The District of Columbia recently adopted a new version of emergency laws requiring employers to provide both paid and unpaid leave to eligible employees for certain COVID-19 related reasons. The Mayor signed the Coronavirus Support Emergency Amendment Act of 2020 and the Coronavirus Support Clarification Emergency Amendment Act of 2020 (together, CSEA) into law on May 27,2020 and July 7, 2020, respectively. CSEA replaces prior versions of the District’s COVID-19 related emergency leave laws.

In brief, the CSEA:

  • Amends the D.C. Accrued Sick and Safe Leave Act (ASSLA) to require employers with between 50 and 499 employees (other than “health care providers” as defined in the law) to provide eligible employees with up to 2 weeks of paid “public health emergency leave” at full pay for any reason for which paid leave is available under the federal Families First Coronavirus Response Act (FFCRA). We blogged about the reasons for FFCRA leave in a previous post. Employees who have been employed by the employer for at least 15 days prior to the leave request are eligible for D.C. public health emergency leave. The leave may only be used concurrently with or after exhausting other paid leave benefits under the FFCRA or other applicable laws or the employer’s own leave policies. The CSEA contains provisions for coordinating benefits to avoid duplication.
  • Expands the D.C. Family and Medical Leave Act (DCFMLA) to require all employers with one or more employees in D.C. to provide 16 weeks of unpaid, job-protected “COVID-19” leave to eligible employees who are unable to work because (a) a health care provider has recommended “that the employee isolate or quarantine, including because the employee or an individual with whom the employee shares a household is at high risk for serious illness from COVID-19”; (b) the employee is caring for a family or household member who is “under a government or health care provider’s order to quarantine or isolate”; or (c) the employee “need[s] to care for a child whose school or place of care is closed or whose childcare provider is unavailable to the employee.” Employees are eligible for this leave if they have worked for the employer for at least 30 days prior to the leave request.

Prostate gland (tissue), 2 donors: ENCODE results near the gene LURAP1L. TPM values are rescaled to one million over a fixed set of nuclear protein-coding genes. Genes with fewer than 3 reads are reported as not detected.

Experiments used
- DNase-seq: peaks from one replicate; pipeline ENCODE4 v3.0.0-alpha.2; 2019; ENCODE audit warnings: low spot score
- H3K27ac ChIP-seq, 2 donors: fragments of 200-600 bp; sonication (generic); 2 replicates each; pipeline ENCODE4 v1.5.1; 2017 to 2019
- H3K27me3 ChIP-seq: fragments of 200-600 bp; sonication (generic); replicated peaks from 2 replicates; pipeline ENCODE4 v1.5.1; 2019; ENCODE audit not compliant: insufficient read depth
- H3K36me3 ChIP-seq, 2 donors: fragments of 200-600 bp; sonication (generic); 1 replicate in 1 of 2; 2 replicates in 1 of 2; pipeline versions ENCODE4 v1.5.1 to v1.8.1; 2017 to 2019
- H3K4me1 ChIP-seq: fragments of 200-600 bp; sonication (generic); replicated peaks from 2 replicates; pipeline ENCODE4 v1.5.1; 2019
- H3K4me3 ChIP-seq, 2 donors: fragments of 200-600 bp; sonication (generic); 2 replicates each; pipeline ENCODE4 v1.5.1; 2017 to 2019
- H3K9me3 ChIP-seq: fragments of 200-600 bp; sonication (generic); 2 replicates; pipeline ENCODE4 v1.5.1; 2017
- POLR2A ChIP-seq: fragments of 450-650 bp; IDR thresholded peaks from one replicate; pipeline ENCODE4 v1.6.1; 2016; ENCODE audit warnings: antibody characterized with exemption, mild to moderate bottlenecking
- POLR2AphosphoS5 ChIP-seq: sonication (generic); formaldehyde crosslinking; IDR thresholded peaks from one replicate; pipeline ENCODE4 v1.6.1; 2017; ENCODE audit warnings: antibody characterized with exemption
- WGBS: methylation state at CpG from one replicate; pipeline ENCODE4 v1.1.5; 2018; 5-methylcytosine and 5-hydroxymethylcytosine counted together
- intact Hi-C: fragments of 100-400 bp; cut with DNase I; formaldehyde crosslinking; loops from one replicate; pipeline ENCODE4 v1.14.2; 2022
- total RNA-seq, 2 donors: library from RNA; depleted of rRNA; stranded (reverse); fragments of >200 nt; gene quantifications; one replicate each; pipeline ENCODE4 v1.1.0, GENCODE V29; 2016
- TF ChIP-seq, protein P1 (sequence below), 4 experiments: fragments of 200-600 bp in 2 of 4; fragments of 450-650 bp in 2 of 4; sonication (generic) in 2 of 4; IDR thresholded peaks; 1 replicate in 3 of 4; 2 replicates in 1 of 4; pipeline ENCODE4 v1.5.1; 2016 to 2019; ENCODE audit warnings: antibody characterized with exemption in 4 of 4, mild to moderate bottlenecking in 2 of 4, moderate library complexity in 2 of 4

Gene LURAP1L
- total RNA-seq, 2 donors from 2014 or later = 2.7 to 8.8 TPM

These leave entitlements apply only for the duration of the public health emergencies declared by the Mayor, which are currently slated to expire on July 24, 2020, but may be extended. The CSEA itself is also a temporary measure, which is currently set to expire August 25, 2020, unless it is extended.

Earlier this month the D.C. Office of Human Rights (OHR), which administers the DCFMLA, issued  enforcement guidance and a workplace poster related to the CSEA’s expansion of the DCFMLA. The poster states that employers “must post and maintain this notice in a conspicuous place and transmit it to remote employees.” The D.C. Department of Employment Services (DOES) Office of Wage-Hour Compliance (OWH), which administers the ASSLA, has not issued guidance or a poster on D.C. public health emergency leave.

For answers to your questions about how the D.C. COVID-19 leave laws or other leave laws impact your workplace, contact one of the authors of the post or another Hogan Lovells lawyer with whom you regularly work.